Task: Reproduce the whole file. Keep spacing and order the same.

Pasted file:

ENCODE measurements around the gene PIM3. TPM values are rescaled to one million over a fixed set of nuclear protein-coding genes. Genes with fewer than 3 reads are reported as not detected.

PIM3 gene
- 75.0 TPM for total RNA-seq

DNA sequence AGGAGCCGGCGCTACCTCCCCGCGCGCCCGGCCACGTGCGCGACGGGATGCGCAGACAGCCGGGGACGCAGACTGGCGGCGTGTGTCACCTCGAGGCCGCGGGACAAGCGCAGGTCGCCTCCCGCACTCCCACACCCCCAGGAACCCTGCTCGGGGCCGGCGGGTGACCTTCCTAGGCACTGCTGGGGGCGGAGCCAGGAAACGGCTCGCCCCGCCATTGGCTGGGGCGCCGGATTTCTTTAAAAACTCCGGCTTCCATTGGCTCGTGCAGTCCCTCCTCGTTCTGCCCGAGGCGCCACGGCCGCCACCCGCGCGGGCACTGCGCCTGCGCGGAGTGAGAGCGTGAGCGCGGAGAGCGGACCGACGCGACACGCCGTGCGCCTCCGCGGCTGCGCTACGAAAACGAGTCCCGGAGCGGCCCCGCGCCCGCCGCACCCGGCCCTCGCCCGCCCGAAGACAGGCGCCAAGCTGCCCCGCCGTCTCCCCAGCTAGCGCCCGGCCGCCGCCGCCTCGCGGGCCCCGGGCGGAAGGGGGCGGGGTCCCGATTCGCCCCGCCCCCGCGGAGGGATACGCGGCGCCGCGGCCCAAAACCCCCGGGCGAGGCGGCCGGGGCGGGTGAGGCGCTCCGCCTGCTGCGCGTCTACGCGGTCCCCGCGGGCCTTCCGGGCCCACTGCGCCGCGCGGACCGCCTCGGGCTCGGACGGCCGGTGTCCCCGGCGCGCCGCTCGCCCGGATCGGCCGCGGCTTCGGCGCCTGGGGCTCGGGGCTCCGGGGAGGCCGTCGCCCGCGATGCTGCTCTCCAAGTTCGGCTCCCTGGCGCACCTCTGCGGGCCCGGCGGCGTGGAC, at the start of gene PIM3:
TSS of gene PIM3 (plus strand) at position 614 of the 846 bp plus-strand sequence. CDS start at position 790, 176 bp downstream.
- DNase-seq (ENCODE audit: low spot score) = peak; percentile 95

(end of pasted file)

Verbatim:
ENCODE measurements around the gene PIM3. TPM values are rescaled to one million over a fixed set of nuclear protein-coding genes. Genes with fewer than 3 reads are reported as not detected.

PIM3 gene
- 75.0 TPM for total RNA-seq

DNA sequence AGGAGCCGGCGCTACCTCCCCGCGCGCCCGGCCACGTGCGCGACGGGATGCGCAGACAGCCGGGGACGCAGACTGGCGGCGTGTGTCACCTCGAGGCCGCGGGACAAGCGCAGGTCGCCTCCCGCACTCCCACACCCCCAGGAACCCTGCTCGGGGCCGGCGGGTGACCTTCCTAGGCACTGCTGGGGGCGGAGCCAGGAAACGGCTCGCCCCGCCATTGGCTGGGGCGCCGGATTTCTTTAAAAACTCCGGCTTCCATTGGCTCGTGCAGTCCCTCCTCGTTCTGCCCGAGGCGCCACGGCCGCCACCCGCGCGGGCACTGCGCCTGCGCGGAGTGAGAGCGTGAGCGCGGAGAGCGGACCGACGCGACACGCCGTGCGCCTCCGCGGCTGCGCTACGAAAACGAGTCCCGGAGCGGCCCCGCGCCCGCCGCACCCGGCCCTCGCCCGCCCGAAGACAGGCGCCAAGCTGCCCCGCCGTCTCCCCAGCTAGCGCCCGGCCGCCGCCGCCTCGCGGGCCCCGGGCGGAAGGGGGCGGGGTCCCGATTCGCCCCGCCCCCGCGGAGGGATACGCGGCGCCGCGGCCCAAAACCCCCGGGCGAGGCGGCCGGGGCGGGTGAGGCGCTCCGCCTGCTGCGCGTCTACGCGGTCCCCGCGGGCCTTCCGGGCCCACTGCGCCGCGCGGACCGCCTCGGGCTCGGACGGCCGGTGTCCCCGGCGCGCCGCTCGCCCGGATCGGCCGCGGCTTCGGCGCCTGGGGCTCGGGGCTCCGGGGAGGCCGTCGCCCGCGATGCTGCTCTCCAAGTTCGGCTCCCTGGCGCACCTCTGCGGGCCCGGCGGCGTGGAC, at the start of gene PIM3:
TSS of gene PIM3 (plus strand) at position 614 of the 846 bp plus-strand sequence. CDS start at position 790, 176 bp downstream.
- DNase-seq (ENCODE audit: low spot score) = peak; percentile 95